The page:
Yet new car sales in China have fallen for 13 months in a row, a slump that started in the second half of 2018 when the trade war between China and the U.S. began to heat up, according to ING.
The trade war has been a factor. U.S. customs duties on Chinese goods worth U.S. $250 billion (with U.S. $300 billion to follow Sept. 1) and Chinese customs duties on U.S. goods worth U.S. $110 billion, car and car parts from China are being taxed at 27.5% in the U.S. since July 2018. U.S. autos are subject to China’s standard tariff rate of 15%.
Given that some German car manufacturers actually export U.S.-produced cars to China, there has been a clear and direct impact of the trade conflict on the German car industry.
But that is only part of the story.
The switch to China 6 meant consumers held off buying the older models despite a major distributor push to discount old stock.
But the industry worries China could be going through a structural shift.
According to ING, China is already the largest ride-hailing market in the world, with over 459 million customers and a turnover of around U.S. $53 billion. By comparison, where it all started in the U.S. there are currently 66 million users generating U.S. $49 billion in turnover.
To put things into perspective, one-third of the Chinese population already uses alternative mobility solutions, while in the U.S. the figure is around 20% and in the E.U. it is just 18%. Further, while in the U.S. ride-hailing is used occasionally by a car owner, in China many users are not yet on the car ownership ladder; as ride-hailing becomes more widespread, those users may elect never to become car owners.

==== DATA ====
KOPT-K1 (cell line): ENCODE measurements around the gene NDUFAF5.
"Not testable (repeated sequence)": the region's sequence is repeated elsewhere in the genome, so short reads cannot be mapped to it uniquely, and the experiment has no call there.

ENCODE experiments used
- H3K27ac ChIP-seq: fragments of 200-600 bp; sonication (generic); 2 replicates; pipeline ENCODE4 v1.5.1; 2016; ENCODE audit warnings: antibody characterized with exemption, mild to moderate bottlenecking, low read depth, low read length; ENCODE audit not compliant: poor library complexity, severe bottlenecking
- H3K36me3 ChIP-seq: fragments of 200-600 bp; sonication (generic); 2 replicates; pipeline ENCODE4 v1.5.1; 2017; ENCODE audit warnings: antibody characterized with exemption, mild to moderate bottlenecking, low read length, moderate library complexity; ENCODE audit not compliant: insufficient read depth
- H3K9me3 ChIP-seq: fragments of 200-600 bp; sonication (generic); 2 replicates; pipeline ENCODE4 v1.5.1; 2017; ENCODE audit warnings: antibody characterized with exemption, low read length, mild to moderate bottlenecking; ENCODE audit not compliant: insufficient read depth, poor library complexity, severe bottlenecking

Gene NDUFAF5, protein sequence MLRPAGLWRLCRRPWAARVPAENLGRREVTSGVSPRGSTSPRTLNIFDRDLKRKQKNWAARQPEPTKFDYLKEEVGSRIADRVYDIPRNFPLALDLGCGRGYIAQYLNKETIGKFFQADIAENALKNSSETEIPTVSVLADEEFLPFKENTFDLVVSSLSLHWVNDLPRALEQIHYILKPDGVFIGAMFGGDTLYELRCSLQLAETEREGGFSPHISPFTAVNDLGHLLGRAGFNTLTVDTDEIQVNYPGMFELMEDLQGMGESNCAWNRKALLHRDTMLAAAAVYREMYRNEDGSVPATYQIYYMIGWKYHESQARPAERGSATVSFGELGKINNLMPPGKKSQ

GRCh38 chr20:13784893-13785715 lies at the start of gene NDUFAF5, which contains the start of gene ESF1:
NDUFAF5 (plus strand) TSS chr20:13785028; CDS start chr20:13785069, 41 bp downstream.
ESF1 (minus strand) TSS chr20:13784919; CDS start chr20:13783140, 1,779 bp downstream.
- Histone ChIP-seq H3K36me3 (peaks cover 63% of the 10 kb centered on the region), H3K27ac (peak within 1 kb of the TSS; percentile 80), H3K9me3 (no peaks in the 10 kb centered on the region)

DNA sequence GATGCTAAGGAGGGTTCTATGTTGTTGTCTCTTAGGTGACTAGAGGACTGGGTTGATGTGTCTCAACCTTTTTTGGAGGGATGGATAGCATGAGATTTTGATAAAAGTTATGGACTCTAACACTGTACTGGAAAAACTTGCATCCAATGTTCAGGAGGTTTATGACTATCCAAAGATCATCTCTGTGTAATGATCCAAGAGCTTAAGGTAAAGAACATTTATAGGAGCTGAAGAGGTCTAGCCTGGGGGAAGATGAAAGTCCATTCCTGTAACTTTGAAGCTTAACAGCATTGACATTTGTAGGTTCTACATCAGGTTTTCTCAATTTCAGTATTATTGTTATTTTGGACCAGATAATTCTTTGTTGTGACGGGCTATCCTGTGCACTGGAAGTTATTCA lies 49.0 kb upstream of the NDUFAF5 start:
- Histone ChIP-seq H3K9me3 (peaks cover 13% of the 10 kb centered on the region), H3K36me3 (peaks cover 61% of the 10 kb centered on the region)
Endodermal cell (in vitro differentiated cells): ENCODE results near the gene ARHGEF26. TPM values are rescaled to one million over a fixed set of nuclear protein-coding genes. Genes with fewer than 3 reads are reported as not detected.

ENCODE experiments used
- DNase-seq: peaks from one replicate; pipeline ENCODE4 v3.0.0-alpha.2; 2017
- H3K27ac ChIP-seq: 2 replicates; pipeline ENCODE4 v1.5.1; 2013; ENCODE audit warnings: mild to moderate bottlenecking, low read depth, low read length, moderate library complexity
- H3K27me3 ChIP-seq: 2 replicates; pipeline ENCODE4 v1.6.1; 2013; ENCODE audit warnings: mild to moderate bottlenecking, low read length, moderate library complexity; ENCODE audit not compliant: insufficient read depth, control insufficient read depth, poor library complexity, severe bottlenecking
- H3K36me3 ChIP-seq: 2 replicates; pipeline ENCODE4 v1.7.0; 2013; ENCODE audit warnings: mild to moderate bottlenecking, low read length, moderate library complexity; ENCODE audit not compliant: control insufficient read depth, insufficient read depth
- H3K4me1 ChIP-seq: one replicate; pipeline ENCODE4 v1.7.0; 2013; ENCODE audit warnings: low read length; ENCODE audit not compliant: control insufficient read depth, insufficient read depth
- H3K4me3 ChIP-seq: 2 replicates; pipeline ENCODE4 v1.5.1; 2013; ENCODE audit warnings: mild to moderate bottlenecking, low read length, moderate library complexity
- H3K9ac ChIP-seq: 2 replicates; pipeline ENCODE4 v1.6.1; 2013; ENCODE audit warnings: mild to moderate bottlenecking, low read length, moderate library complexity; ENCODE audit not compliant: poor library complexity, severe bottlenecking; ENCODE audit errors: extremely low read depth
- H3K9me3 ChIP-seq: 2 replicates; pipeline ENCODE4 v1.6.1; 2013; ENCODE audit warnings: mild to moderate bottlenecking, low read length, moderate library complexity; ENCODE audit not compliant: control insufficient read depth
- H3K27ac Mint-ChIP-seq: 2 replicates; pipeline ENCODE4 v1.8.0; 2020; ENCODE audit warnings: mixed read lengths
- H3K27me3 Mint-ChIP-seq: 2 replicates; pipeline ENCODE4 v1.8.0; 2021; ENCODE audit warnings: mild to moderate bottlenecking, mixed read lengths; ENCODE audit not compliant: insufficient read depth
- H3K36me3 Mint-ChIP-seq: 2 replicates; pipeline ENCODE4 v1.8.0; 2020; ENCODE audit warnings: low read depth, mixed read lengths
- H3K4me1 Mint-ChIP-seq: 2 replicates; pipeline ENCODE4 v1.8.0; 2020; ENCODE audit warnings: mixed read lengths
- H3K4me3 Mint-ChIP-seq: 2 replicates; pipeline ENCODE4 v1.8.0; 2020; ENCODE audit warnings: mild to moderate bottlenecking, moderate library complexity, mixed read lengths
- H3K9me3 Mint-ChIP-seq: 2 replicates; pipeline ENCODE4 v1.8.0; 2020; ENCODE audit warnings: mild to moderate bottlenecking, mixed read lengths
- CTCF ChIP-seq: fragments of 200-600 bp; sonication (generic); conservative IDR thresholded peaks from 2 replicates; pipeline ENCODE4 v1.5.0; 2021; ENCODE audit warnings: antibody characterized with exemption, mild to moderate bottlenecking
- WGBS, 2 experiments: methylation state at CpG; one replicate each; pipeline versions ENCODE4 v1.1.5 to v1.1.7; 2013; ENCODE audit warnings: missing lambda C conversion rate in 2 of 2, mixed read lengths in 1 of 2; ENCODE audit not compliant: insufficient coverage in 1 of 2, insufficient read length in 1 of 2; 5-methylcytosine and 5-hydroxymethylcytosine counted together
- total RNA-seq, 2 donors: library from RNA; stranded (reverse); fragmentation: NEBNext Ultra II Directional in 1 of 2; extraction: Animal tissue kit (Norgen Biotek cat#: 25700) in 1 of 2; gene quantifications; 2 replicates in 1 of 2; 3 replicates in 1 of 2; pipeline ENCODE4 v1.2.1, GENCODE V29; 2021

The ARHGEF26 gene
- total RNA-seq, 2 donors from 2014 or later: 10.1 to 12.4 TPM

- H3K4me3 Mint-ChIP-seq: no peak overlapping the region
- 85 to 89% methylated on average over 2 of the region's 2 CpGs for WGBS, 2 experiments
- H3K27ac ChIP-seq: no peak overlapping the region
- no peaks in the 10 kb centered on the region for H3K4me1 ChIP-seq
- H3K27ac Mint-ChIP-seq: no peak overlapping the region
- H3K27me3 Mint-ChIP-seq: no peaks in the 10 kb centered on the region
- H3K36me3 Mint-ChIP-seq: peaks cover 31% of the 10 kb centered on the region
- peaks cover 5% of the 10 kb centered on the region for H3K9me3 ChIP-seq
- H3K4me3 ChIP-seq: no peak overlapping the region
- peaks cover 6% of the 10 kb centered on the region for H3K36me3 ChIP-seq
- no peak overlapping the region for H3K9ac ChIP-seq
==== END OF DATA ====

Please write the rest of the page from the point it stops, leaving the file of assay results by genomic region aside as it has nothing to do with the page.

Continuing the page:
According to Just–Auto, new vehicle sales in China fell by 4.3% to 1.81 million units in July from 1.89 million units a year earlier, according to wholesale data released by the China Association of Automobile Manufacturers. This includes all vehicle types, passenger vehicles and commercial vehicles, with the cumulative seven-month total at 14.13 million units – down by 11.4% from the 15.96 million units sold in the same period of last year.
Jeff Schuster, president of global forecasting at LMC Automotive, is quoted in Europe’s Autonews as saying global light-vehicle sales will decline 2.6% in 2019 to 92.2 million units. Through 2025, he doesn’t see more than 2% growth as the mature markets of western Europe, the U.S., Japan and Korea contract in volume over the next five to seven years. Only electric vehicle production as a subset — coming from a very low base — is set to rise.
Supported by supply-side concerns, the iron ore price has surged so far this year.
However, on Thursday, Chinese iron ore futures slipped, Reuters reported, with the most-traded iron ore contract on the Dalian Commodity Exchange falling 0.5% (albeit on lower volumes after higher transaction fees went into effect).
Japan, South Korea Dominate Indian Import Market
According to government data cited by Reuters, Japan and South Korea increased their share of the Indian steel import market to nearly two-thirds in April.
India’s steel imports from Japan increased 27% in April on a year-over-year basis, while imports from South Korea jumped 15%, according to Reuters.
Rising U.S.-China Tensions
Trade tensions between the U.S. and China are on the rise once again on the heels of the countries’ recent tariff tit-for-tat, in which President Trump raised tariffs on $200 billion in Chinese goods and China responded with tariffs on $60 billion in U.S. goods.
China on Thursday accused the U.S. of “economic terrorism,” CNN reported.